IN MEMORY OF LYNN IKENBERRY
I am saddened to share the news that my father, Lynn Ikenberry, is no longer with us. He passed at home the day after Thanksgiving surrounded by the love of friends and family.
My father was one of EENP's most ardent supporters. This was born of personal connection as my partner and I founded EENP but became a passion that transcended family support. He and my mother Carolyn were one of EENP's very first Puppy Parent homes, raising Ansel who became one of EENP's first two placed dogs. They went on to help raise and train a number of EENP dogs, including Duncan, Worthy, Clay, Big B, Stevie, Oakley, and Bunn. When Bunn was released from training, he adopted her and cemented his surprising (to me) transition to a guy who wanted to take his dog everywhere.
Bunn was named for the town of Bunn, NC. My dad didn't name her, but it was a perfect name for his dog because Bunn is where his connection with EENP fully eclipsed being about family and came into its own. EENP's first prison dog training partnership (At Both Ends of the Leash, or ABEL) was with Franklin Correctional Center in Bunn, and dad became a regular volunteer in the program, where was dubbed "Mr. Lynn" by the incarcerated trainers.
For the ABEL trainers, Mr. Lynn was a gentle but solid presence, a father figure of sorts who saw them as fully human and worthy and accepted them where they were in that moment on their journey. At EENP we know that so much of dog training is really communication and understanding what dogs are telling us. Mr. Lynn helped the ABEL trainers also understand that their feelings were communicating something to them. Every person who is incarcerated is weighed down by grief, guilt, anger, sadness, or other complicated emotions. Mr. Lynn helped them understand that they did not need to deny their feelings, but learn to hear what their feelings were telling them about what they needed. He helped them understand that the emotion we feel is separate from the action we take. Mr. Lynn gave them tools to understand and process their emotions constructively.
It would be easy to assume that what my dad got from working with the ABEL trainers was an opportunity to serve, but in reality the gift the trainers gave him was much more profound. I don't think I fully understood it so I can't capture it adequately here, but it was rooted in the way his conversations with the ABEL trainers shifted his perspective and helped his thinking on emotions and relationships to evolve. He was never a person who was wowed by titles or the usual trappings of success, and that was powerful in his interactions with the ABEL trainers. Their outer appearance or place of residence was of no importance to him; his interest was in their inner life and he learned as much from them as he taught them.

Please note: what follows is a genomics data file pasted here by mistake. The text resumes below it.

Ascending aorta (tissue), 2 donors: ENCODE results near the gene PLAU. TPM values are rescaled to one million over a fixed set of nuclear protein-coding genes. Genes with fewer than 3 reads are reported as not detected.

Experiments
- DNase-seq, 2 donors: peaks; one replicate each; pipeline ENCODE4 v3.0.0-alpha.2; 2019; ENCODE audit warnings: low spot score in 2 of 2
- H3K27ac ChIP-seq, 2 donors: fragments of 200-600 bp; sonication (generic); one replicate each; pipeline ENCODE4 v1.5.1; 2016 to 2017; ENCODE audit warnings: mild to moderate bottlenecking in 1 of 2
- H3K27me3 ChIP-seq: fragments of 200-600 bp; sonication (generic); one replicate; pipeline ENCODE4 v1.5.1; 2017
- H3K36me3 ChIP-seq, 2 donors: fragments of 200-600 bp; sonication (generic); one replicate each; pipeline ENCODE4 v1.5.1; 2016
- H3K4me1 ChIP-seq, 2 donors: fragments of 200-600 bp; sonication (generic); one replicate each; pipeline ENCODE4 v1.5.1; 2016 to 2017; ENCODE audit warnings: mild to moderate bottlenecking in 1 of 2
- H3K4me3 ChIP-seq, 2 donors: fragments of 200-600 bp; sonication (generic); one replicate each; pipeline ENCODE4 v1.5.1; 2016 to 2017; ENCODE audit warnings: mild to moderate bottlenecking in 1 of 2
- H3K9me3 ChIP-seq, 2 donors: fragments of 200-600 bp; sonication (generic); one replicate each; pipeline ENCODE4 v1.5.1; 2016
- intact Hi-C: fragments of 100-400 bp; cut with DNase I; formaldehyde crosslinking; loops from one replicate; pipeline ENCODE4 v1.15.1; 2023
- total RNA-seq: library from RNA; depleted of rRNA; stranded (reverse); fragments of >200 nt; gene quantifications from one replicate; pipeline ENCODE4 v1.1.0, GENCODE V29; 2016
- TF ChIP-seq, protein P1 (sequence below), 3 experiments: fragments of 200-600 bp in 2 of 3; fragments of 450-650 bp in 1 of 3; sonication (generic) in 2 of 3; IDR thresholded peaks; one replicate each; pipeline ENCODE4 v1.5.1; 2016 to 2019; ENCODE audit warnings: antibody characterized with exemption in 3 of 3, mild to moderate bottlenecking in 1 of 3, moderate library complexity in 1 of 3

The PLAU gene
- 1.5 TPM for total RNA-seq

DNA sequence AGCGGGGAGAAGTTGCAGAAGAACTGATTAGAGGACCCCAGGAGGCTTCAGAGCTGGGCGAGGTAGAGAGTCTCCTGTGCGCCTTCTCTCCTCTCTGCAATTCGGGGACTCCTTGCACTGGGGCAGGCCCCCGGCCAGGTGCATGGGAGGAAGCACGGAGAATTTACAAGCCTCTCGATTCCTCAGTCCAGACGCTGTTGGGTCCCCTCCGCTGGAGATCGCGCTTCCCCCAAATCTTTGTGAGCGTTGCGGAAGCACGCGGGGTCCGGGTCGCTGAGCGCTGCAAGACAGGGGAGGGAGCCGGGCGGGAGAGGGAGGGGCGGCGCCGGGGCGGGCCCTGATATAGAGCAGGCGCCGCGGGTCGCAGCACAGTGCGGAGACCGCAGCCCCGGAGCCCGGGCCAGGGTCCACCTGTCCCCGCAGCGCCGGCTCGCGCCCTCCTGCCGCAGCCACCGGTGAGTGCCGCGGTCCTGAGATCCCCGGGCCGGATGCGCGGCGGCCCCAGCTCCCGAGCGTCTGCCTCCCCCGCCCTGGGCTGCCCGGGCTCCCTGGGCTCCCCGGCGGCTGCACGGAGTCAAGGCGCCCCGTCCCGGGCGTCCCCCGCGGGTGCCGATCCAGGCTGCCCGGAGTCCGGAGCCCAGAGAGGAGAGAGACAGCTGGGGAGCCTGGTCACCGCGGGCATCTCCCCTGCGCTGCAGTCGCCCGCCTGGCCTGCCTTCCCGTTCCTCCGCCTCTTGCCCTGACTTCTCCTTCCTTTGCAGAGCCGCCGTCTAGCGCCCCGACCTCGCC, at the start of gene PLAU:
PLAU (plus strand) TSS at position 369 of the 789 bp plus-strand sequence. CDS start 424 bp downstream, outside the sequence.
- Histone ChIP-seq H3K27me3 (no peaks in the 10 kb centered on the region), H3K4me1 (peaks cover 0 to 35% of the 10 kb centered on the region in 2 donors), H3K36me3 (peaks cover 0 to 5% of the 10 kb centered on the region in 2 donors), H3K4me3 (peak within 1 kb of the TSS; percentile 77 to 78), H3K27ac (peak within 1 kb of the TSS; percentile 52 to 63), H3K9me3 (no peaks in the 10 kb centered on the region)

Whatever the reason, he became an even more passionate advocate for EENP after we started the ABEL program in 2014. He was our "emergency volunteer" who would always help if we couldn't find someone else, whether it was keeping envelopes from jamming on a late night print job or making an unexpected run to prison to pick up a sick dog. He only missed an EENP graduation or ABEL leash ceremony if he was physically unable to attend. He joined the EENP board and surprised himself again by learning to ask people for money. He was a successful fundraiser not because he enjoyed asking, but because he believed so fully in the mission and work that he would ask anyhow. He had a whole wardrobe of EENP gear and fittingly he left the house for the last time wearing an EENP t-shirt. I think he was pleased that he went into the hereafter with EENP on his chest, and he would be equally pleased to know that his advocacy bore fruit even after his death. He would love for the people who loved him to contribute to the projects he was deeply passionate about but won't be able to see completed himself: finishing EENP's permanent home in Hillsborough, starting a third ABEL partnership, and restarting our work release program. Donations in his memory will be used to further the work he had invested so much of himself into.
Thank you for being a part of his life and his story, and thank you for caring about him.
November 29, 2020
Make a Donation in Lynn's Memory
Donations made in Lynn's memory will be used to support the programs and work closest to his heart, including supporting and expanding the ABEL program and completing work on EENP's permanent home in Hillsborough. You can leave a note for the family with your donation. Thank you for your tribute to Lynn.
Share a Memory of Lynn
The family is gathering memories of Lynn which will be permanently housed on a website for the family and others to return to over time. This site is intended to be a repository of the memories that capture who Lynn was for each of us who was touched by him. You are invited to share favorite memories or photos on that site if you feel so called.
A memorial service is scheduled for Saturday, May 1, 2021 at 2 pm with a rain date of Sunday, May 2. It will be streamed online.